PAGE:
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Keywords:

  • Brivaracetam;
  • Partial epilepsy;
  • Phase III;
  • Efficacy;
  • Safety/tolerability

Summary

Purpose

Brivaracetam (BRV) is a novel high-affinity synaptic vesicle protein 2A ligand currently being investigated for the treatment of epilepsy. The purpose of this phase III study was to evaluate the efficacy and safety/tolerability of adjunctive BRV in adults with uncontrolled partial-onset (focal) seizures.

Methods

This was a prospective, multicenter, randomized, double-blind, placebo-controlled, parallel-group, fixed-dose trial (N01253; NCT00464269). Adults aged 16–70 years with well-characterized partial epilepsy not fully controlled despite treatment with one or two antiepileptic drugs (AEDs) were enrolled. Patients who experienced eight or more partial-onset seizures, whether or not secondarily generalized, during the 8-week prospective baseline period were randomized (1:1:1:1) to receive twice-daily placebo (PBO) or BRV (5, 20, or 50 mg/day) without titration. The primary efficacy endpoint was percent reduction over PBO in baseline-adjusted partial-onset seizure frequency/week during the 12-week treatment period. Comparison of BRV with PBO was sequential (50, 20 mg/day, then 5 mg/day). Secondary endpoints included ≥50% responder rate and median percent reduction from baseline in partial-onset seizure frequency/week. Post hoc analyses included the primary efficacy endpoint evaluated over 28 days and exploratory subanalyses of efficacy by seizure subtype. Safety and tolerability assessments included treatment-emergent adverse events (TEAEs), laboratory tests, electrocardiography, vital signs, and physical and neurologic examinations.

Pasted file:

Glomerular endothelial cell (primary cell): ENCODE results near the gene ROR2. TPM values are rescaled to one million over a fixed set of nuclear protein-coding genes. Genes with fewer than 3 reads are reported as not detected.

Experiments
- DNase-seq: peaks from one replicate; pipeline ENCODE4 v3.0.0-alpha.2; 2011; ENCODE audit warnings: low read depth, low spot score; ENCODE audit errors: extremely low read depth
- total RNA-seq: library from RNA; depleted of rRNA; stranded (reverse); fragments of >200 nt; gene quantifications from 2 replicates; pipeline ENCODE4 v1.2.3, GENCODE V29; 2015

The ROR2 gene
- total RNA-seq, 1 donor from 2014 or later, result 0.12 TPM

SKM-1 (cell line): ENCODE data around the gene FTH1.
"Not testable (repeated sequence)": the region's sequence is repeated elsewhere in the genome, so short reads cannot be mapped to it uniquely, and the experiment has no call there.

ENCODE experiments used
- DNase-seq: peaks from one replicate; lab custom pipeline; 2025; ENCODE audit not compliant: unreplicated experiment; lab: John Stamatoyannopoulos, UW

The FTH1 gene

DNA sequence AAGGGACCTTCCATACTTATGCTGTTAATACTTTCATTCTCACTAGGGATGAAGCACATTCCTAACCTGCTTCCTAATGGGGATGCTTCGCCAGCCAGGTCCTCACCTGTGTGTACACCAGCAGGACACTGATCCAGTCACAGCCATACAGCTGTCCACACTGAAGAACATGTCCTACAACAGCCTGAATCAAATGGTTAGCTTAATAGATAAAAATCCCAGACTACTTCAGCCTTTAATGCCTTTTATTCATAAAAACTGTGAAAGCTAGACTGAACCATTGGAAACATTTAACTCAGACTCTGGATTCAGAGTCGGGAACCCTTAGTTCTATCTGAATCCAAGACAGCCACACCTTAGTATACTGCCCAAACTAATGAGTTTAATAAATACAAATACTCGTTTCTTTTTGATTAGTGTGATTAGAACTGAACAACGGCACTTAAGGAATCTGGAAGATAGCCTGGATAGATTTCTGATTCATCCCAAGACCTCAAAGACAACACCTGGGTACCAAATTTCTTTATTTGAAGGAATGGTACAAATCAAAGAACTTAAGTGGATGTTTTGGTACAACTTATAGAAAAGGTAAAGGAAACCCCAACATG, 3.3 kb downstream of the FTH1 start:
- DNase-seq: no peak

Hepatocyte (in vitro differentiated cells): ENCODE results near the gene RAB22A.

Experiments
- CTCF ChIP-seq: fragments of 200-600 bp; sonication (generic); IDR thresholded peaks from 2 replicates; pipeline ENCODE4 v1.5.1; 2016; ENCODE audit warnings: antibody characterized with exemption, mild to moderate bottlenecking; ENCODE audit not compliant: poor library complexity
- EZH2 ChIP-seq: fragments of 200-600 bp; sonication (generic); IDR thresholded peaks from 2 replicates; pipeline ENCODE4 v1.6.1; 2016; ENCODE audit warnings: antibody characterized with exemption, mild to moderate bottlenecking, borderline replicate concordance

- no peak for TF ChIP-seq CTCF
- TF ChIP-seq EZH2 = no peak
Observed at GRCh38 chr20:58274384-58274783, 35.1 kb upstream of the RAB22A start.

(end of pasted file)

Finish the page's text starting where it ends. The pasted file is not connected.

Key Findings

Of 400 patients randomized, 396 were included in the intent-to-treat (ITT) population (PBO n = 98, BRV 5 mg/day n = 97, BRV 20 mg/day n = 100, BRV 50 mg/day n = 101) and 392 comprised the modified ITT (mITT) population. A total of 361 (91.2%) of 396 patients completed the study. Most patients (78.3%) were receiving two concomitant AEDs. Percent reduction in partial-onset seizure frequency/week over PBO was −0.9% (p = 0.885) for BRV 5 mg/day, 4.1% (p = 0.492) for BRV 20 mg/day, and 12.8% (p = 0.025) for BRV 50 mg/day (mITT population). Statistical significance was also achieved for the percent reduction over PBO in baseline-adjusted partial-onset seizure frequency/28 days for BRV 50 mg/day (22.0%; p = 0.004) but not for the other BRV dose groups. In the BRV 50 mg/day group, statistical significance was also seen for the ≥50% responder rate (BRV 32.7% vs. PBO 16.7%; p = 0.008) and median percent reduction from baseline in partial-onset seizure frequency/week (BRV 30.5% vs. PBO 17.8%; p = 0.003). In the exploratory subanalysis by seizure subtype, median percent reduction from baseline in seizure frequency/week and ≥50% responder rate were numerically greater than PBO in the BRV 20 and 50 mg/day groups for simple partial, complex partial, and secondarily generalized seizures. BRV was generally well tolerated, with the majority of TEAEs being mild-to-moderate in intensity. Of the TEAEs reported by ≥5% patients, those with a frequency >3% higher than PBO for any dose of BRV compared with PBO were somnolence, dizziness, fatigue, influenza, insomnia, nasopharyngitis, vomiting, diarrhea, urinary tract infection, and nausea.

Significance

Adjunctive BRV at a daily dose of 50 mg was associated with statistically significant reductions in seizure frequency compared with PBO. All doses of BRV showed good tolerability throughout the study.